Hidden Ways of Working

The hidden ways of working I’m talking about include how hiring decisions are made, why some teams are overstaffed or understaffed, why some underperforming teams continue to receive patronage, and why some strong performers are maligned even after doing good work. Understanding these hidden details and pinpointing their root causes is one of the first things we do when we start working with an organization. Without this information, it’s nearly impossible to capture the current reality and develop and implement a meaningful, forward-thinking strategy that will bring long-term value to the entire enterprise.

An enterprise’s hidden ways of working point to a much larger problem that permeates our industry – overestimating the level of performance or value of a certain team, functional unit, technology selection, project, etc. Enterprise delivery problems result when enterprises overvalue the contribution of this individual or that supposedly “successful initiative” or “successful team.” This tendency is usually the result of not looking under the hood to identify the true cost of projects and programs, including waste accrued through delays and rework; quality of people in a team (those who do and do not add value); the true quality of code; automation that solves problems vs. obstructs flow, etc. Discovering these kinds of details is an art, and because there is little incentive to do the hard work, it’s easier to take the talking points at face value and a lot of issues remain hidden.

For example, if we were to ask the leading contributors of 95% of the IT teams we work with what performance issues they see, the top three issues almost always are: “Business does not know requirements,” “test data is bad or does not exist,” and “our environment doesn’t work.”Does that sound familiar? Next time you hear these kinds of statements, probe a bit deeper instead of taking them for granted, and you may notice how no one can articulate what’s really going on or provide any additional details. The details and the quantification of those details are so hidden that these kinds of statements just become accepted as fact without problem.

So what causes the work in enterprises to be hidden? Let’s dig in to some enterprise delivery problems.

Competing Solutions

One of the largest (time and money) enterprise delivery problems involves senior leaders who have their own agendas and who attempt to solve the same problems in fundamentally conflicting or divergent ways without sufficient dialogue or collaboration. For example, one team may be building an internal cloud platform with a large vendor that gives them some features of a cloud platform but mirrors the current datacenter solutions (and its problems). Another team may actively try to push the envelope to build some services on a public cloud without much regard to operationalizing it. And in this process, another group might invest millions of dollars in a system that cannot ever be ported to a public or private cloud platform!

This kind of scenario happens all the time, even when there are massive yearly planning meetings and documented project rationalizations. This kind of scenario happens because the intent of the projects is so generic that unless one digs in it’s hard to really understand. And at the senior leadership level, few people have the time to do the digging. (An argument could be made that this scenario is really a clever ploy by senior enterprise leadership to drive competition between teams to see who achieves a particular goal faster. While that’s possible in some instances, I believe teams get away with it because their work is so invisible!)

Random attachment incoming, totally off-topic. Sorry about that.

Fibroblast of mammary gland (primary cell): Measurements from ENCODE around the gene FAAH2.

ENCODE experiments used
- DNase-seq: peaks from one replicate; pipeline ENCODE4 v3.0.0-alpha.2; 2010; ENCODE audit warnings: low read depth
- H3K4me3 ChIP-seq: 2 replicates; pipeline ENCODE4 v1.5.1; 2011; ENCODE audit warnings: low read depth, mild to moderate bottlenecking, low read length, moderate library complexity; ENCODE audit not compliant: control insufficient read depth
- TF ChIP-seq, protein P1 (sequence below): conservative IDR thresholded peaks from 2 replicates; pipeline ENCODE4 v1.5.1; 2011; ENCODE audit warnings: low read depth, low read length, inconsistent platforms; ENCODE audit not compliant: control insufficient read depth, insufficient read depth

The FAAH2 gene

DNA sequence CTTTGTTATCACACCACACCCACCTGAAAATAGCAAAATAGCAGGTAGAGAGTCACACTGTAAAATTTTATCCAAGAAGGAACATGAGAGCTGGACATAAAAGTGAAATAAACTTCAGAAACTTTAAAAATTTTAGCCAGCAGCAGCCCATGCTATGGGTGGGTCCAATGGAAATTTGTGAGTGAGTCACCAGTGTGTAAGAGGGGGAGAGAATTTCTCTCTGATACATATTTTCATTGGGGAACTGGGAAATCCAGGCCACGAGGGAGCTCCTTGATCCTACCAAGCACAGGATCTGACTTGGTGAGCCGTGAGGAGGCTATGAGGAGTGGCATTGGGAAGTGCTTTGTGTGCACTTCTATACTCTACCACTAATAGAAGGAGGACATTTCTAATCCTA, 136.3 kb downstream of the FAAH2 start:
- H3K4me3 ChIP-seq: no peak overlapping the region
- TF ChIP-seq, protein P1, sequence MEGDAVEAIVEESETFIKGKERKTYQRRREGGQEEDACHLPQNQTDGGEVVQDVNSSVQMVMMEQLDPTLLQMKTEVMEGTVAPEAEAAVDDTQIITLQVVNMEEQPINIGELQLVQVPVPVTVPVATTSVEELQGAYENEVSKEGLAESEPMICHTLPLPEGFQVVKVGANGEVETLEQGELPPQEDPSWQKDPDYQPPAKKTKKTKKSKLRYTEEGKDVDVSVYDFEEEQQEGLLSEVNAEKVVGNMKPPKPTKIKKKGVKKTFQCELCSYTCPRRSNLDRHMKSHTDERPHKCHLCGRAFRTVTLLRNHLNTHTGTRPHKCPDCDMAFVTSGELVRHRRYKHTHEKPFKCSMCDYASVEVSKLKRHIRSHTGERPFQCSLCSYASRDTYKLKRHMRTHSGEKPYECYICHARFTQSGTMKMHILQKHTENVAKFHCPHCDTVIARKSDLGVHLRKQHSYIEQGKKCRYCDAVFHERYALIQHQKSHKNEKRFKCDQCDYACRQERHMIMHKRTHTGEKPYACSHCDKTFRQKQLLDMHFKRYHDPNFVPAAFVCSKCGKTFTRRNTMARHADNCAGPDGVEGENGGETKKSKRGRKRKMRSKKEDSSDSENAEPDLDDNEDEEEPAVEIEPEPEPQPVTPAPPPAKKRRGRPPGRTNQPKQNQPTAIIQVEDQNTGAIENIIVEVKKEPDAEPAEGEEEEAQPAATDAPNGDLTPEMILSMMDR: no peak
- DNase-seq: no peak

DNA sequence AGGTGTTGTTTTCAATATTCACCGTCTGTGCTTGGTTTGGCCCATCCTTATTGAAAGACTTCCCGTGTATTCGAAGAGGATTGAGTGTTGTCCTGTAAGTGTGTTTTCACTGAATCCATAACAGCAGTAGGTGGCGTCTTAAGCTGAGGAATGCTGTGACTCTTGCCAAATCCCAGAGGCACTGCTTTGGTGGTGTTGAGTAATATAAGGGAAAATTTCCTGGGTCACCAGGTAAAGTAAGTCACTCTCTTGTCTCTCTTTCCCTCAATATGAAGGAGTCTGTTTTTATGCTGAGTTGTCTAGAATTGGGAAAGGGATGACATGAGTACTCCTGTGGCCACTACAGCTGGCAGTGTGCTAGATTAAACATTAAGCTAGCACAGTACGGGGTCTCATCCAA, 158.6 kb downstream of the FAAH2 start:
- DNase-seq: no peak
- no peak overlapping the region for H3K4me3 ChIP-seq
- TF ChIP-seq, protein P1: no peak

Outsourcing

Outsourcing is a touchy subject in enterprise IT, but it’s one we can’t ignore. Outsourcing and overuse of contracting firms are prevalent across enterprises, and the resulting enterprise delivery problems are often extensive.

To be clear, there’s nothing wrong with enterprise use of contracting firms, at least on the surface. After all, these firms are in the business of providing services that enterprises need. That said, problems often arise in one or more of three areas: (1) lack of quality in contracting resources (in comparison with enterprise FTEs), (2) enterprise leaders’ unwillingness to let contracting firms deliver value without excessive oversight, and (3) the never-ending cycle of problem firms being hired to solve the quality or speed issues that they themselves created.

Local Optimization

One of the things that hurts enterprises the most is local optimization of teams over the greater benefits derived from enterprise-wide process and productivity optimization. Some teams and leaders look to make the cost/barriers of entry of work into their teams so high that the purpose of the team is negated. These teams and leaders damage the productivity of the whole enterprise. When teams tend to focus more on enforcement vs. enablement, it’s the enterprise that loses its ability to operate effectively. (Unfortunately, the optics of “my team is doing well” often trumps that of “the entire organization/enterprise is doing well.”)

Not surprisingly, uncovering local optimization issues is extremely difficult, as local optimization “successes” are often veiled in jargon that tends to appeal to senior management (think terms like “full automation,” “metrics,” “dashboards,” and “ROI”).

Shortage of Leaders Who Can Uplift Skills

Enterprise delivery problems result when teams lack leaders who have people skills and who excel at skills growth and skills management. The reason’s simple: Few folks with the actual skills to do the work raise to the top. Instead, team leaders are often project and program managers who focus exclusively on managing people and delegating work without fully understanding the work being done. As a result, the quality of work suffers, leading to the death spiral of competing solutions, outsourcing, and local optimization.